Ibm And The Emerging Cloud-Computing Industry Case Study

ARMONK, N.Y. - 18 Dec 2014: IBM (NYSE: IBM) today announced that it radically simplified and made it easier for customers to enter into cloud computing services agreements by creating a standard, two-page agreement to replace longer, more complex contracts that typically  required long negotiations and reviews before a deal was signed. In comparison, IBM’s cloud competitors require customers to review and commit to more complex contracts that commonly are at least five times longer and also incorporate terms and conditions from other websites.

In recognition of this achievement, IBM received the 2014 Innovation Award for Operational Improvement from the International Association for Contract and Commercial Management (IACCM) for boldly and rapidly transforming its cloud computing contract process – an achievement that significantly improved the company’s ability to quickly serve cloud computing clients around the world.

“It’s ironic that cloud computing represents a faster and more innovative approach to doing business, yet lengthy and complex cloud business contracts from most vendors remain an obstacle,” said Neil Abrams, IBM Vice President and Assistant General Counsel. “By dramatically simplifying and accelerating how clients contract for cloud services, IBM is making it easier and faster for companies to reap the benefits of cloud.”

The award-winning operational improvement was achieved over the course of two months by a small team, and deployed globally for all of IBM’s cloud offerings. IBM's cloud services business and clients quickly benefited from the substantially simplified cloud contracting procedure. Clients have embraced IBM's new and innovative two-page cloud services agreement, which is easy to navigate and understand, dramatically reducing the time required to close a deal and for clients to enjoy the benefits of cloud.

IBM is the global leader in cloud computing with a diverse portfolio of open cloud solutions designed to enable clients for the hybrid cloud era with integration, control over data and expertise. IBM has helped more than 30,000 cloud clients around the world. Today, IBM has more than 100 cloud SaaS solutions, thousands of cloud experts with deep industry knowledge from helping clients transform, and a growing global network of cloud data centers.

Since 2007, IBM has invested more than $7 billion in 17 acquisitions to accelerate its cloud initiatives. IBM holds more than 1,560 cloud patents focused on driving innovation. IBM processes more than 5.5 million client transactions daily through IBM's public cloud.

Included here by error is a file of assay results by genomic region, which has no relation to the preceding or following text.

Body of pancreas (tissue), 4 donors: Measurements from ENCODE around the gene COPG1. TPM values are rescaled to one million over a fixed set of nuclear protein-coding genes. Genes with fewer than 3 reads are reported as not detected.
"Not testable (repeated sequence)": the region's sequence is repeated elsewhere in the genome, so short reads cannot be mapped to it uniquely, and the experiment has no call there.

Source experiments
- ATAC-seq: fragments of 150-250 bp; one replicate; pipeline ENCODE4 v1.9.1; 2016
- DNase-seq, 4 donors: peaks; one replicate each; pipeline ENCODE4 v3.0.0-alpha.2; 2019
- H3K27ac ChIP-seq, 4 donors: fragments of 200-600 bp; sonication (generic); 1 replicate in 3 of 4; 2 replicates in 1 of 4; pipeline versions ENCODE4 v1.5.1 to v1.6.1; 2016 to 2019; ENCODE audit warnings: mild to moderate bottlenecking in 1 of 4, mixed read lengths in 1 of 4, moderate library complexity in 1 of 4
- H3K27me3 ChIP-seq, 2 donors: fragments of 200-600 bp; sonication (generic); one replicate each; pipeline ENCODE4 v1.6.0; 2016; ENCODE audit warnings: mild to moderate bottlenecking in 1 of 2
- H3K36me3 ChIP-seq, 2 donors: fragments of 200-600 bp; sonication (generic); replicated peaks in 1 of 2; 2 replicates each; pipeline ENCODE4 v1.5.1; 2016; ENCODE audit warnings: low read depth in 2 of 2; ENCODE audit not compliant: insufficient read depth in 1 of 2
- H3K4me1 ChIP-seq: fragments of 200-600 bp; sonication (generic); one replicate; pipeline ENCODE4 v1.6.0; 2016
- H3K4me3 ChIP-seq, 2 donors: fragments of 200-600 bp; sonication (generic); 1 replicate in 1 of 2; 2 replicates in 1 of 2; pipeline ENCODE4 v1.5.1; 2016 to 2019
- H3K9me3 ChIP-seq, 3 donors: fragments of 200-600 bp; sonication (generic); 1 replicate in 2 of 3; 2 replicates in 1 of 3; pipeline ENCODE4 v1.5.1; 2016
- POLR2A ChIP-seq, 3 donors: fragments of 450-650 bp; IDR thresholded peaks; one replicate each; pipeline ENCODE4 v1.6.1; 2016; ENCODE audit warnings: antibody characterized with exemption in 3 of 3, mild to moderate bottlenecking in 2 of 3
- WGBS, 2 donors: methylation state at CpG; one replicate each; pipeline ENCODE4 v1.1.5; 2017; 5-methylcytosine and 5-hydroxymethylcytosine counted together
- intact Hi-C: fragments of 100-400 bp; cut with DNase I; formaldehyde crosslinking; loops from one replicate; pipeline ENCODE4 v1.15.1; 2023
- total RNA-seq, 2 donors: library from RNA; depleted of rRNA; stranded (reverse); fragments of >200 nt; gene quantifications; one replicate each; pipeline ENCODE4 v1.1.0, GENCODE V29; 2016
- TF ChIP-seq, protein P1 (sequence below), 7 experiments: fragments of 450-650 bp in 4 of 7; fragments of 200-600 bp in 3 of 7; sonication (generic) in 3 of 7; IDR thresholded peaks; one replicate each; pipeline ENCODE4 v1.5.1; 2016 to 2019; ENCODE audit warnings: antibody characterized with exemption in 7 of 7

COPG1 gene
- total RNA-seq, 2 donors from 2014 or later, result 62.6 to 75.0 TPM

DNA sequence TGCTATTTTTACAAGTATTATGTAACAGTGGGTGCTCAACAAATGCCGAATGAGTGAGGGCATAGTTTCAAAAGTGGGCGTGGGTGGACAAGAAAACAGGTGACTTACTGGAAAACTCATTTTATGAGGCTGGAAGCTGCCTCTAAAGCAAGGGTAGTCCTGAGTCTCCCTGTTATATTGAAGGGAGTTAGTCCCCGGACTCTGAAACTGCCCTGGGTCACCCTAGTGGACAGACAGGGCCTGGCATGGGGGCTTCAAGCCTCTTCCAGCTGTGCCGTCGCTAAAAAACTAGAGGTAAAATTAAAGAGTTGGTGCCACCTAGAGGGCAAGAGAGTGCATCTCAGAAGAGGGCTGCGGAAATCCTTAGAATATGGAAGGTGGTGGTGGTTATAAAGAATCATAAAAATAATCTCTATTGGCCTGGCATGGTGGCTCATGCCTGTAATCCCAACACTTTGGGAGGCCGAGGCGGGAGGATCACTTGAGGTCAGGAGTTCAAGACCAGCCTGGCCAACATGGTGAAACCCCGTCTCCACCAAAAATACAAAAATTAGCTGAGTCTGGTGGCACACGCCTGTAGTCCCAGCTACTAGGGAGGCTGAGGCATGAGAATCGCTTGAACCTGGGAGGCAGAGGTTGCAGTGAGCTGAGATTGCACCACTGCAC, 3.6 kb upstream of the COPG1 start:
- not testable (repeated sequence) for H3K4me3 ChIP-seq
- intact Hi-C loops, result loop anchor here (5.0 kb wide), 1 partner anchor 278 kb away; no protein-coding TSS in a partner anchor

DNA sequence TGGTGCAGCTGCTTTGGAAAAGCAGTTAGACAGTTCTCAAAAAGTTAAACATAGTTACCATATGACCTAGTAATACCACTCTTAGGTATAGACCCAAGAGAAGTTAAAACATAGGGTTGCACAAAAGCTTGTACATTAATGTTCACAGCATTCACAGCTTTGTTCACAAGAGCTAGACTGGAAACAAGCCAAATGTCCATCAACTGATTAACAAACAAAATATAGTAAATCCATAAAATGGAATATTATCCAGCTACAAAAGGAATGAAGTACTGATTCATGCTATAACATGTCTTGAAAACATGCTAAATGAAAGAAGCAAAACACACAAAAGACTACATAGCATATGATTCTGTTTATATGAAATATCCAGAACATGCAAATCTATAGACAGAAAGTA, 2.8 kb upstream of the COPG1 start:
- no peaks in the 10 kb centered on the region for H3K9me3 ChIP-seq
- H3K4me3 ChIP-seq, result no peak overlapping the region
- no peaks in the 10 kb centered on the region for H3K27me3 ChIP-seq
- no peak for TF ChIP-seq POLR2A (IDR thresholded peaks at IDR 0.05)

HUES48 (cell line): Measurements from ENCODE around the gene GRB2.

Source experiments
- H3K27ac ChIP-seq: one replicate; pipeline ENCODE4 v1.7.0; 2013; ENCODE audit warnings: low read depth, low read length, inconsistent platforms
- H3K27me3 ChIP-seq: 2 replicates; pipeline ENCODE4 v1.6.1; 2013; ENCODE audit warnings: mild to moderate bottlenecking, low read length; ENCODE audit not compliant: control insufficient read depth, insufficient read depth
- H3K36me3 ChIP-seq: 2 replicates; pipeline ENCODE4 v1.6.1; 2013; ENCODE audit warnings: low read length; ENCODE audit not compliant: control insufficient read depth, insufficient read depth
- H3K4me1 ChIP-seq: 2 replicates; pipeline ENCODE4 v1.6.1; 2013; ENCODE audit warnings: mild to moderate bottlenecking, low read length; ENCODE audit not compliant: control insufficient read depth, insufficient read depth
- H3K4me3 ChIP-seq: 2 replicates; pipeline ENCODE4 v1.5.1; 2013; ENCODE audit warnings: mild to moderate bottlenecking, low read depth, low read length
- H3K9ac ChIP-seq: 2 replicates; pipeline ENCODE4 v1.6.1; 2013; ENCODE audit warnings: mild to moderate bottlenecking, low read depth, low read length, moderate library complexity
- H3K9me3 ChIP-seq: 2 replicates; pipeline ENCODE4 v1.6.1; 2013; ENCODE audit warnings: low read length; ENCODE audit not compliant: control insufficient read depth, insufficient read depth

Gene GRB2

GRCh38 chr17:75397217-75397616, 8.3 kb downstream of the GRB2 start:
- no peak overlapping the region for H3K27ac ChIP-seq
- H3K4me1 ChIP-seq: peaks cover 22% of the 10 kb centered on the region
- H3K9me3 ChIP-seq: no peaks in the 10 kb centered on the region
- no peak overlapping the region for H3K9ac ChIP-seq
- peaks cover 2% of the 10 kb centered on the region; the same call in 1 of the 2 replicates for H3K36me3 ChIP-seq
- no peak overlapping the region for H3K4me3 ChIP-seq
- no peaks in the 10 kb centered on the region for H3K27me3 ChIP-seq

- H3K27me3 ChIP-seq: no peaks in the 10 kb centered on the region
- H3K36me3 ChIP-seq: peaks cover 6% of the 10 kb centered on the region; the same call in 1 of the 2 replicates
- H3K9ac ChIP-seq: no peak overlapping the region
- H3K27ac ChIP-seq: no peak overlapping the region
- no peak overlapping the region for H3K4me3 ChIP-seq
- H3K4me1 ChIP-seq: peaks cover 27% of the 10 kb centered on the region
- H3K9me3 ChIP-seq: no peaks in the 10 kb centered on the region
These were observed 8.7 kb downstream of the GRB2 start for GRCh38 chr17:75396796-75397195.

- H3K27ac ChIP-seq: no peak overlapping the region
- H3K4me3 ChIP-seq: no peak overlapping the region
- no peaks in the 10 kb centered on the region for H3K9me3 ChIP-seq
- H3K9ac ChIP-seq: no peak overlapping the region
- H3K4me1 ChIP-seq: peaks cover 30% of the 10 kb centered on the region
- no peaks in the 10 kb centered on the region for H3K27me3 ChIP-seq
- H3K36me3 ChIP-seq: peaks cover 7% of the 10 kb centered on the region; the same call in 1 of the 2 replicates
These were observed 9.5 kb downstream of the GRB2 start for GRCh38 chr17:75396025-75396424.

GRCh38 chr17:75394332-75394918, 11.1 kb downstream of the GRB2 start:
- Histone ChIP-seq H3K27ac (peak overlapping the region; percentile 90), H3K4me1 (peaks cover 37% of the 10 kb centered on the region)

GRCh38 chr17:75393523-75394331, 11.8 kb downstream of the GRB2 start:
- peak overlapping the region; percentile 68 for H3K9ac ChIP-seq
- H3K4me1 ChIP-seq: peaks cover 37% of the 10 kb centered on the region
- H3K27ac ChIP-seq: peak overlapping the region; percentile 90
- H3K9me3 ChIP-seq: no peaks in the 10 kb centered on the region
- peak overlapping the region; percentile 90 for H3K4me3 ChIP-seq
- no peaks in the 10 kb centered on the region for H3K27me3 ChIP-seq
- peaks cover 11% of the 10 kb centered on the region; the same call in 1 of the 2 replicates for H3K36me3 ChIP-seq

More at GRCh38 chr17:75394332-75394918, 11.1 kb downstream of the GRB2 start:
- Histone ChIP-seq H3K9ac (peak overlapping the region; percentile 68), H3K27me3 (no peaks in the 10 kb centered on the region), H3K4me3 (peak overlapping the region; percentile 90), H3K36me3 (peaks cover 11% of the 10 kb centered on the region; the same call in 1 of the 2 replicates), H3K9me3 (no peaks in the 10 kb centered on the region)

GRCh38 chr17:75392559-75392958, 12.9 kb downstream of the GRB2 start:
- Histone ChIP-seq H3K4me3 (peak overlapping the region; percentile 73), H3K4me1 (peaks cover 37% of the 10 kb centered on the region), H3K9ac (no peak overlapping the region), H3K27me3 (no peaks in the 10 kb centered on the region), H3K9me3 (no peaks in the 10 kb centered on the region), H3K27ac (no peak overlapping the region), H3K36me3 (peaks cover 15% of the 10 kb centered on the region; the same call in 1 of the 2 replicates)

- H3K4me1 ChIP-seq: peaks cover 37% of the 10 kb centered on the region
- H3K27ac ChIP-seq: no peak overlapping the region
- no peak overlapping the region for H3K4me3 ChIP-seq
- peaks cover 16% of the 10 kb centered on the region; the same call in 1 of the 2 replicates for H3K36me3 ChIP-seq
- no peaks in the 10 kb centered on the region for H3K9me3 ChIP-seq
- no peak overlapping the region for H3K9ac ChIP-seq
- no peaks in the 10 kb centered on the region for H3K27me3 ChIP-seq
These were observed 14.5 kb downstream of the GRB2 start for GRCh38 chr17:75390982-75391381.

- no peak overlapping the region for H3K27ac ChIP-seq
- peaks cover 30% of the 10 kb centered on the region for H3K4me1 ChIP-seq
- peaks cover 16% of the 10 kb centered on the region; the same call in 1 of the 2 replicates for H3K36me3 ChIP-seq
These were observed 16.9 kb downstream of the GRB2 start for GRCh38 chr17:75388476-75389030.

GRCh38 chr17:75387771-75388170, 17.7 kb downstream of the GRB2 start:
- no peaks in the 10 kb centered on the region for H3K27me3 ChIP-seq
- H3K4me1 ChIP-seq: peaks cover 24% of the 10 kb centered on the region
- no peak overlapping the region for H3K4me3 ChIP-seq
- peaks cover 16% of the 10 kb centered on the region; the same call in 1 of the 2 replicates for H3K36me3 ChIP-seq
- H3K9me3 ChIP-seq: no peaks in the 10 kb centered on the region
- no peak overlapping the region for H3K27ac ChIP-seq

About IACCM

The International Association for Contract & Commercial Management enables both public and private sector organizations and professionals to achieve world-class standards in their contracting and relationship management process and skills. With 30,840 members across 158 countries and 12,439 corporations, IACCM is leading the way in responding to the demands of global networked markets.

Armonk, N.Y. and Shanghai, China - 15 Nov 2007: In Shanghai today, IBM (NYSE: IBM) unveiled plans for “Blue Cloud,” a series of cloud computing offerings that will allow corporate data centers to operate more like the Internet by enabling computing across a distributed, globally accessible fabric of resources, rather than on local machines or remote server farms.

Blue Cloud, built on IBM’s expertise in leading massive-scale computing initiatives, will be based on open standards and open source software supported by IBM software, systems technology and services. IBM announced today that its Blue Cloud development is supported by more than 200 IBM Internet-scale researchers worldwide and targets clients who want to explore the extreme scale of cloud computing infrastructures quickly and easily.

IBM is currently collaborating on cloud computing initiatives with select corporations, universities, Internet-based enterprises and government agencies, including the Vietnamese Ministry of Science and Technology, which this week announced a cloud computing project with IBM.

IBM’s first Blue Cloud offerings are expected to be available to customers in the spring of 2008, supporting systems with Power and x86 processors. At an event in Shanghai today, IBM demonstrated how cloud computing technologies, running on IBM BladeCenters with Power and x86 processors and Tivoli service management software, dynamically provision and allocate resources as workloads fluctuate for an application. IBM also expects to offer a System z “mainframe” cloud environment in 2008, taking advantage of very large number of virtual machines supported by System z. IBM also plans to offer a cloud environment based on highly dense rack clusters.